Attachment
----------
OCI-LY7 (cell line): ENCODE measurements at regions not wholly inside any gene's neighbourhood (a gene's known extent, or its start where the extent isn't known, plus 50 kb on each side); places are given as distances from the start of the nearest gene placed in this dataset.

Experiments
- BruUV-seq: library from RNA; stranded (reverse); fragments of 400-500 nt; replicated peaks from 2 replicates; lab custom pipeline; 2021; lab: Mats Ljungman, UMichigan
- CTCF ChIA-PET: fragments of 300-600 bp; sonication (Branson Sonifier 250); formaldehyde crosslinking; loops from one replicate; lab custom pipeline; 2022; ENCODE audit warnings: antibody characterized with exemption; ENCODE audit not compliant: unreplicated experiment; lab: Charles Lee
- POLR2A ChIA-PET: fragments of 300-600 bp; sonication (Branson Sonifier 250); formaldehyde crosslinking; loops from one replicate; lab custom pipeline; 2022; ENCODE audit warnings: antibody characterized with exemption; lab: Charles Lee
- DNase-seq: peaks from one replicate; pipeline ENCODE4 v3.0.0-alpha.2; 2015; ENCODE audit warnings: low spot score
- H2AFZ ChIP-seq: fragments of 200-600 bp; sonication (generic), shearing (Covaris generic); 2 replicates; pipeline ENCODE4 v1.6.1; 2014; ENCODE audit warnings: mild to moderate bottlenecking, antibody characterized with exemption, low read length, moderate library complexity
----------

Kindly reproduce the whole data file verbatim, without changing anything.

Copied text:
OCI-LY7 (cell line): ENCODE measurements at regions not wholly inside any gene's neighbourhood (a gene's known extent, or its start where the extent isn't known, plus 50 kb on each side); places are given as distances from the start of the nearest gene placed in this dataset.

Experiments
- BruUV-seq: library from RNA; stranded (reverse); fragments of 400-500 nt; replicated peaks from 2 replicates; lab custom pipeline; 2021; lab: Mats Ljungman, UMichigan
- CTCF ChIA-PET: fragments of 300-600 bp; sonication (Branson Sonifier 250); formaldehyde crosslinking; loops from one replicate; lab custom pipeline; 2022; ENCODE audit warnings: antibody characterized with exemption; ENCODE audit not compliant: unreplicated experiment; lab: Charles Lee
- POLR2A ChIA-PET: fragments of 300-600 bp; sonication (Branson Sonifier 250); formaldehyde crosslinking; loops from one replicate; lab custom pipeline; 2022; ENCODE audit warnings: antibody characterized with exemption; lab: Charles Lee
- DNase-seq: peaks from one replicate; pipeline ENCODE4 v3.0.0-alpha.2; 2015; ENCODE audit warnings: low spot score
- H2AFZ ChIP-seq: fragments of 200-600 bp; sonication (generic), shearing (Covaris generic); 2 replicates; pipeline ENCODE4 v1.6.1; 2014; ENCODE audit warnings: mild to moderate bottlenecking, antibody characterized with exemption, low read length, moderate library complexity